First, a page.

October 17, 2017 | Rome, Italy | °C

Repairing the mind


A photo taken in a Serbian psychiatric hospital by George Georgiou who worked in both Kosovo and Serbia between 1999 and 2002.
By Lorien Menhennett
Published: 2017-10-04
"B

less you," one of our lecturers told me when she heard I'd asked to spend part of my six-week psychiatry rotation in the psychiatric emergency department (ED). I understand all too well why the psych ED is a place many people might want to avoid. Many patients in this locked unit are acutely and severely ill. One patient might come in talking about hanging himself, another of how how voices are commanding her to kill people. An ambulance might bring in someone found found running down the street in undergarments. A handful of these patients can turn aggressive or violent, yelling and threatening to harm the physicians and other staff.

Most can usually be talked down but some require sedation via an intramuscular injection — and in a few cases physical restraints. Safe to say there are few dull moments.

Before I discuss my own response to the psych ED, I want to talk about a tension that generally speaking exists in medicine. I'll use hypotheticals to illustrate my point. Imagine a doctor sees a hospitalized patient afflicted with a rare, potentially fatal disease.

"Wow, what an interesting case," the doctor tells a colleague when the patient is out of earshot. The colleague replies, "No kidding, I've never seen a case of that before. Let me know what the outcome is."

This fascination with a rare, possibly incurable disease might seem cold-blooded to a non-medical observer. What kind of person would say something like that? But medicine is all about compartments. Doctors have compassion for their patients. They care for them to the best of their ability — applying empathy and professionalism. At the same time, they're possessed with intellectual curiosity about the underlying processes of diseases. Probing pathophysiologic principles is part of the scientific method they're trained in.

Though compassion and curiosity coexist quite peacefully, all this might sound callous to a casual observer uninterested in these medical compartments.


Brain shock therapy was used throughout the 1920s and later in the U.S. and elsewhere.

My years as a medical student have taught me that patients and their families are sensitive to remarks made in passing. Medical curiosity can seem unfeeling. As a result, I'm careful as to when and how I express it.

That preface in mind, let me move on to the psych ED, an assignment I found both medically and professionally exciting. The unvarnished truth is that patients need the service and the service needs a staff. The psych ED is a high-impact place with plenty of patients ill enough to pose an immediate threat either to themselves or others, or both. For a doctor, it's a high wire act whose reward comes in the form of helping prevent a suicide or bringing someone down from a dangerous manic episode. Plenty of patients admittedly don't want to be in the unit. Some refuse medication and protest their hospitalization. But even in such precarious situations, you're still providing patients with short-term safety.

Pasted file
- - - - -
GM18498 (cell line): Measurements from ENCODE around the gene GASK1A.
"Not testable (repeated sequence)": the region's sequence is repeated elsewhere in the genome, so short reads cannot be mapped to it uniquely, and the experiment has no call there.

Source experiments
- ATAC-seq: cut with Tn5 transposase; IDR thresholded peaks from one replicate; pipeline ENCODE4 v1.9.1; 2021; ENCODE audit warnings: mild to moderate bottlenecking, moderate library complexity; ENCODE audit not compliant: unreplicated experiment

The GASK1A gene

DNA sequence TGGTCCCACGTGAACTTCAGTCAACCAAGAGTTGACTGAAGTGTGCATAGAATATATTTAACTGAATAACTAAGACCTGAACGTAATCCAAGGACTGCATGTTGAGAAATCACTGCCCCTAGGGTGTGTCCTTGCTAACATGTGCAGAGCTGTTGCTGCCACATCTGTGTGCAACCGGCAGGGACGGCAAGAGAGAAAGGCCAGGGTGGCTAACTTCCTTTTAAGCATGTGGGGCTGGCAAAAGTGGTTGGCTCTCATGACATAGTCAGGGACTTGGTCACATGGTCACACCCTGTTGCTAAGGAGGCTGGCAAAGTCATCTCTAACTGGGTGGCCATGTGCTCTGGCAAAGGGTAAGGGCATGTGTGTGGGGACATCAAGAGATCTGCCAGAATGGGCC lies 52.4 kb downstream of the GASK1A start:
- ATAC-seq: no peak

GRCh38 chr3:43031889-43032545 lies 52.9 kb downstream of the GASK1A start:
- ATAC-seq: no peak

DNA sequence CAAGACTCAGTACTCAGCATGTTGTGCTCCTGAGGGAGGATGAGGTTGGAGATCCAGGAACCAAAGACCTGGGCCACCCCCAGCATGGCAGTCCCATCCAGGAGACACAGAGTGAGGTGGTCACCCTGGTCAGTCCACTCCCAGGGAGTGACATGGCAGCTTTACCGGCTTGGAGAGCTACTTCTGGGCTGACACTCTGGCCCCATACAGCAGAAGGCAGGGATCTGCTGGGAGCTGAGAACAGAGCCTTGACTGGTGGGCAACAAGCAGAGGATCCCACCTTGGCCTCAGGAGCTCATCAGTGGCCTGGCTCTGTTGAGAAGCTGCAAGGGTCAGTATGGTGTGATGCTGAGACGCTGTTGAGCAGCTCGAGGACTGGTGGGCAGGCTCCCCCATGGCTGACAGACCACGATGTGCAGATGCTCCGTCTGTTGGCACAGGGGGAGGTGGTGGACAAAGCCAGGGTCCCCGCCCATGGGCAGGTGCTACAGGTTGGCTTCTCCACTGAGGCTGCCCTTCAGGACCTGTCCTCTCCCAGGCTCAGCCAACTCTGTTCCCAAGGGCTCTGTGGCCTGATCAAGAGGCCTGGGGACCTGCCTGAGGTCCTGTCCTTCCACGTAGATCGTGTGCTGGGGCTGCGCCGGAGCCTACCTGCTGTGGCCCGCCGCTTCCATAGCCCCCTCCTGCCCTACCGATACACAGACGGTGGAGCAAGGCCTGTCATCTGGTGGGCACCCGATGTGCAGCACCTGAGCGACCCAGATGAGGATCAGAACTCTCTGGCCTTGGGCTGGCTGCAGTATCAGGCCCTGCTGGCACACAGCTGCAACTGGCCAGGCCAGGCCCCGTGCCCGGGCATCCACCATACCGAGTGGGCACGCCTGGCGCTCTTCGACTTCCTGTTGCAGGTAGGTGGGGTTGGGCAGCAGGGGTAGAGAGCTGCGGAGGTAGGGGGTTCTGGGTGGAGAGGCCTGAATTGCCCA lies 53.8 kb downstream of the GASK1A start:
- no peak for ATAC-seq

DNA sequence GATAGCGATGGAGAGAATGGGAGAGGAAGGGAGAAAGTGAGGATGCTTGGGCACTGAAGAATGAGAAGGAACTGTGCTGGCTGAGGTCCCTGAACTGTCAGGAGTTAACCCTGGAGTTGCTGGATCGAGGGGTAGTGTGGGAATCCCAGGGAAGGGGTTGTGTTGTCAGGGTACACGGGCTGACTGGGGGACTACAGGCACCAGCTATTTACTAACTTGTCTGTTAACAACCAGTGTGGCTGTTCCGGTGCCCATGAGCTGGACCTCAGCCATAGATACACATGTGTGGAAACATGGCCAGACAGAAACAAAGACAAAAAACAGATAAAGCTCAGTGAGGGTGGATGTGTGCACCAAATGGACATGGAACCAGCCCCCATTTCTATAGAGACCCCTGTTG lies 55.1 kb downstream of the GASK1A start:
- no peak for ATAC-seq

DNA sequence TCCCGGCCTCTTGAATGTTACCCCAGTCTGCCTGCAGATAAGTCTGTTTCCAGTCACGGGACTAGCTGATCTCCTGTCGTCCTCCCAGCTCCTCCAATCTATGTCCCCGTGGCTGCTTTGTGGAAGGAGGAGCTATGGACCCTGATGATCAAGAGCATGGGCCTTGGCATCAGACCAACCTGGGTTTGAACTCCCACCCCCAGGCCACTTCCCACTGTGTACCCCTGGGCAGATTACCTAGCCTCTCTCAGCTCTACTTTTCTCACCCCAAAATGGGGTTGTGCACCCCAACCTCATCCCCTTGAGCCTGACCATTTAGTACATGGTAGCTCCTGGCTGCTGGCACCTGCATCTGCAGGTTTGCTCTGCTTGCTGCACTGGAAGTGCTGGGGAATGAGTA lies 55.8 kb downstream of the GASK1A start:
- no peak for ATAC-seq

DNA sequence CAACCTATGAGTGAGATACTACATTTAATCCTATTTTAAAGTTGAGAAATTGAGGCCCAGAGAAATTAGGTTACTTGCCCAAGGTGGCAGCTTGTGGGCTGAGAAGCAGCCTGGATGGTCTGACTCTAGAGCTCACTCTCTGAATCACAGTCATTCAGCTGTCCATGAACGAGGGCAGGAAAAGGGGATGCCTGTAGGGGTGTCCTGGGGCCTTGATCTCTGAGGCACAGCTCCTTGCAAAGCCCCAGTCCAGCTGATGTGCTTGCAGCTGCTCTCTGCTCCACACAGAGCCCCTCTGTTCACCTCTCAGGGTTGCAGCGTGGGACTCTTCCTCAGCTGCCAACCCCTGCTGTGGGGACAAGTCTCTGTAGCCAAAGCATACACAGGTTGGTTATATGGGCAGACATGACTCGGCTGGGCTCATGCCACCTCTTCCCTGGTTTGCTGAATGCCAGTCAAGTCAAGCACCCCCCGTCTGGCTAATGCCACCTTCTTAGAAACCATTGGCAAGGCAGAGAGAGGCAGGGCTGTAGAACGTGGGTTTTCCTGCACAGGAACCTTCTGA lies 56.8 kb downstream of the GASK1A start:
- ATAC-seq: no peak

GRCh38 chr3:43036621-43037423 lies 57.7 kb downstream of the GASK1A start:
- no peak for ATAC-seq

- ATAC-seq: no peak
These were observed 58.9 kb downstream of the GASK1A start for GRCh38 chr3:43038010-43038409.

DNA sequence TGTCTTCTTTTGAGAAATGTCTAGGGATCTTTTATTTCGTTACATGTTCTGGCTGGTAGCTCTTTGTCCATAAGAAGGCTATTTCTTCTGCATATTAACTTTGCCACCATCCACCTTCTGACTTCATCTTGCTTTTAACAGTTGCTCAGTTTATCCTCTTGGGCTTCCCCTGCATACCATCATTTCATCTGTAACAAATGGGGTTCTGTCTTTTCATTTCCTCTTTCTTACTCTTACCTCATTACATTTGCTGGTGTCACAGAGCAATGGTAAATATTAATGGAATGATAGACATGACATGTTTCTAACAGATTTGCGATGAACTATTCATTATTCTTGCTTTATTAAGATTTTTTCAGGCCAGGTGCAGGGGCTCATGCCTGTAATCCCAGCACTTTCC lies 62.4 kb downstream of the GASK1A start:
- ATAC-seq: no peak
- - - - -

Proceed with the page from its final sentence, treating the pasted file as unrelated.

The psych ED encouraged me to use both my journalistic and my medical training. Skepticism is essential in any kind of psychiatric work. Some patients will lie and behave manipulatively. They'll do whatever they can to get out of the hospital, or remain inside. Others will try to lie their way out of medication, or into it. Part of the history-taking process includes gathering what's called "collateral information," which involves calling around — psychiatrists, therapists, social workers, and internists — to verify a patient's details. With permission, we're also allowed to get in touch with family and friends to get the fullest possible portrait of the person, assess his condition and safety, and create the best treatment plan. The number of phone calls and the tracking process can revive old investigative journalist training. You doggedly hunt down clues, refusing to back down when one lead dries up. Persistence comes in handy.

As a medical student, I’ve spent a significant amount of time with patients themselves. Once a patient is safe and secure, students are often tasked with conducting the initial psychiatric evaluation. They then present their findings, assessment, and a proposed plan to the resident and attending, afterwards writing up a note about the encounter.

This sense of teamwork, of contributing to hourly and daily goals, is uplifting. In other clinical environments, my work was duplicated — often in front of me. I'm a student. Obviously, some of my moves require double-checking for safety reasons. That's normal. But the duplication often left me feeling redundant.

In the psych ED, when I called the patient's psychiatrist, I wrote a note about the conversation and then presented my findings. If I missed key information, I called the doctor back. My work wasn't repeated. I felt more trusted, more competent. Having spent a decade working in publishing, I've missed both the trust and the sense of competence.

There have been many challenges. The psychiatric patient interview differs from a standard medical evaluation. In the case of suicidal patients, for example, it’s essential to ask whether they have access to a gun at home. That’s not a typical question in other disciplines.

It's a delightful combination — to feel both challenged and effective on a daily basis. Most important, I feel like I'm making a difference in someone's life.

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BIO-LINGUAL

Lorien Menhennett

A journalism graduate, Lorien is in her third year at Weill Cornell Medical College in New York City.

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